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A truck driver in Detroit, Michigan (1943) / Source

 

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A truck driver in Charlotte, North Carolina. (1943) / Source

 

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Local delivery truck driver in Montgomery, Alabama. (1943) / Source

 

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A truck driver in New Orleans, Louisiana. (1943) / Source

 

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A Cajun truck driver in Lafayette, Louisiana. (1943) / Source

 

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Truck driver for the Alaska Coal Company in Washington, D.C. (1942) / Source

 

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A truck driver on U.S. Highway 29 near Charlottesville, Virginia (1943) / Source

 

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A truck driver, en route to New Orleans on U.S. Highway 90. (1943) / Source

 

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A truck driver, putting water in his radiator along U.S. Highway 29 in North Carolina en route to Charlotte. (1943) / Source

 

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State highway patrolmen talking with a Cajun truck driver. (1943) / Source

 

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A Griffith consumers oil tank truck showing the driver opening the door on which a United States Truck Conservation Corps pledge is displayed. (1942) / Source

 

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An autocar long distance hauling van, showing a United States Truck Conservation Corps pledge on the door. (1942) / Source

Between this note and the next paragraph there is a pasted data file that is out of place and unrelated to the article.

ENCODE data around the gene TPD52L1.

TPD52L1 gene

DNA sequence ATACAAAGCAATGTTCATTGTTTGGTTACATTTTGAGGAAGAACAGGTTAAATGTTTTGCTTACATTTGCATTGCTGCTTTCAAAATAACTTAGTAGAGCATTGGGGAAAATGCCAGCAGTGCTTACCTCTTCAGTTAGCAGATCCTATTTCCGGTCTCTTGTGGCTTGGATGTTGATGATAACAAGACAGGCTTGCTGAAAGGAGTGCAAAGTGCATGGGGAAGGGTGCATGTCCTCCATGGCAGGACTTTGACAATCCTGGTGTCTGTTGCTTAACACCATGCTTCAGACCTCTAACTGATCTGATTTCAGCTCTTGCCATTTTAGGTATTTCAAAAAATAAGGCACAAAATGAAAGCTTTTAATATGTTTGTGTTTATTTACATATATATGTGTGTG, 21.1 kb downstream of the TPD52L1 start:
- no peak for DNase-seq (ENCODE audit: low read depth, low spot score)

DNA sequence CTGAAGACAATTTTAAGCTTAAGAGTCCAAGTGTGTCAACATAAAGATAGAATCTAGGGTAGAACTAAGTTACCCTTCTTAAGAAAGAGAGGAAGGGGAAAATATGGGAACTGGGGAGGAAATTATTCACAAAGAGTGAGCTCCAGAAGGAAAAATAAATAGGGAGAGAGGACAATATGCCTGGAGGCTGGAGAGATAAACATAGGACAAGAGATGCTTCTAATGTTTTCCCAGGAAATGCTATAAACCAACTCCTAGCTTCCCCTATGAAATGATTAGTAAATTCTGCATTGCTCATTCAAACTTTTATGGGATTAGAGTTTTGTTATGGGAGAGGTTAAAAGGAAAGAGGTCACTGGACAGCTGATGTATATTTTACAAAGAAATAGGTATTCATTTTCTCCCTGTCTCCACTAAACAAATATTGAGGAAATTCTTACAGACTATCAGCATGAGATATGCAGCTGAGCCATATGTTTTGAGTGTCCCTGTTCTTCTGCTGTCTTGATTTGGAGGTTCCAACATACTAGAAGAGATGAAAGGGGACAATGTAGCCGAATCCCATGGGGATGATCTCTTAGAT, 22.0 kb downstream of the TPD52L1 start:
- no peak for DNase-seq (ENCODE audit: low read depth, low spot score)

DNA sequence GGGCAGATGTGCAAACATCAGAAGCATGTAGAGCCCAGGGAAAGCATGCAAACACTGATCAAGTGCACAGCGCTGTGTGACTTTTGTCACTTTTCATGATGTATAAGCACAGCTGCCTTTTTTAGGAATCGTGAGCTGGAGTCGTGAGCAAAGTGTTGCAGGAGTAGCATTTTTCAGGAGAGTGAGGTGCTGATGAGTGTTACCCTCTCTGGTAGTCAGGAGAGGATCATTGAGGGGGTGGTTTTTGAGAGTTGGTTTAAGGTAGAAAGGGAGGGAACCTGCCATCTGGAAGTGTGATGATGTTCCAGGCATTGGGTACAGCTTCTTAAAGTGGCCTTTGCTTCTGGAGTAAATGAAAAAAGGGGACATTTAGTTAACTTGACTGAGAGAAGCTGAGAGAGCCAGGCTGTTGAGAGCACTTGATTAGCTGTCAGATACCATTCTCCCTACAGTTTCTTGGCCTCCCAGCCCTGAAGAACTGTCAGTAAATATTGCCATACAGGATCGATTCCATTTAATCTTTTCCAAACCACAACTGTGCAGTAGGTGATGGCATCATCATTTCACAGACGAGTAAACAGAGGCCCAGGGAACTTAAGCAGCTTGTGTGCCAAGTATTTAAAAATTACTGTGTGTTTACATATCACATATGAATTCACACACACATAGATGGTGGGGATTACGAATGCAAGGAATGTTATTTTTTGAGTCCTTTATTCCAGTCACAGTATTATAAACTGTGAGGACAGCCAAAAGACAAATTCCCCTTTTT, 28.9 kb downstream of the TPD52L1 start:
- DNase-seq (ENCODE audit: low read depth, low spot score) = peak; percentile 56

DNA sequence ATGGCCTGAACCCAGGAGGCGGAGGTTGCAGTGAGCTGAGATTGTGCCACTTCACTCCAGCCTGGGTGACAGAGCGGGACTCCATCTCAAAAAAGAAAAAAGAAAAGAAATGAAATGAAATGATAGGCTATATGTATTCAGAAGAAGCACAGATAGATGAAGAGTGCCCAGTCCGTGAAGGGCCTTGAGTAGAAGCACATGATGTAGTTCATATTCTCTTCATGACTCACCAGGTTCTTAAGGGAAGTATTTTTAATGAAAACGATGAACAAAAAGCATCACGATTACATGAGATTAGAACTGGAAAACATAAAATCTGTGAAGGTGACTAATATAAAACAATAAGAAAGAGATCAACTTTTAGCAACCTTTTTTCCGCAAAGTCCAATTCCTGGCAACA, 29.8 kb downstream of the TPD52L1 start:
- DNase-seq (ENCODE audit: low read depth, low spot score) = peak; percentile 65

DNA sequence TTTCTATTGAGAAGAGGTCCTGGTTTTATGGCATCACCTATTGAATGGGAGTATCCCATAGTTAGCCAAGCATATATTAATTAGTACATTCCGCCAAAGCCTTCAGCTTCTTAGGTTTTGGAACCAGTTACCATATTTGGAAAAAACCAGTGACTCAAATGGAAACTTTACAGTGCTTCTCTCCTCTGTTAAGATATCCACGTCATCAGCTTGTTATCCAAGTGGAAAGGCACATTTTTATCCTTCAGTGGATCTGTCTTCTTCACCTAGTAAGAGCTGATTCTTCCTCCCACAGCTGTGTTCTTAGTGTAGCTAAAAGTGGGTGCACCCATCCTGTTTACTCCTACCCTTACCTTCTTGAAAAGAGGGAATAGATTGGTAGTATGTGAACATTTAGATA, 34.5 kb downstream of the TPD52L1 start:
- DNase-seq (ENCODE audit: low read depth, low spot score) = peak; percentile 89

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Gasoline truck driver getting ready to fill service stations tank with gasoline in San Angelo, Texas (1939) / Source

 

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African American driver asleep under a truck. There were no sleeping accommodations for African Americans at this service station on U.S. 1. (1940) / Source

In the 1950’s, truck drivers were considered the “Knights of the Road” for helping stranded travelers. Drivers were viewed as the antithesis of “The Organization Man” (the title of William H. Whyte’s 1956 bestseller) or “the man in the gray flannel suit”, who sat in an office every day or was watched over by managers. Popular trucking songs glorified the life of drivers as independent “wanderers” while attempts to bring factory-style efficiency (using tachographs) to trucking met with little success. Drivers routinely sabotaged and discovered new ways to falsify the machine’s records.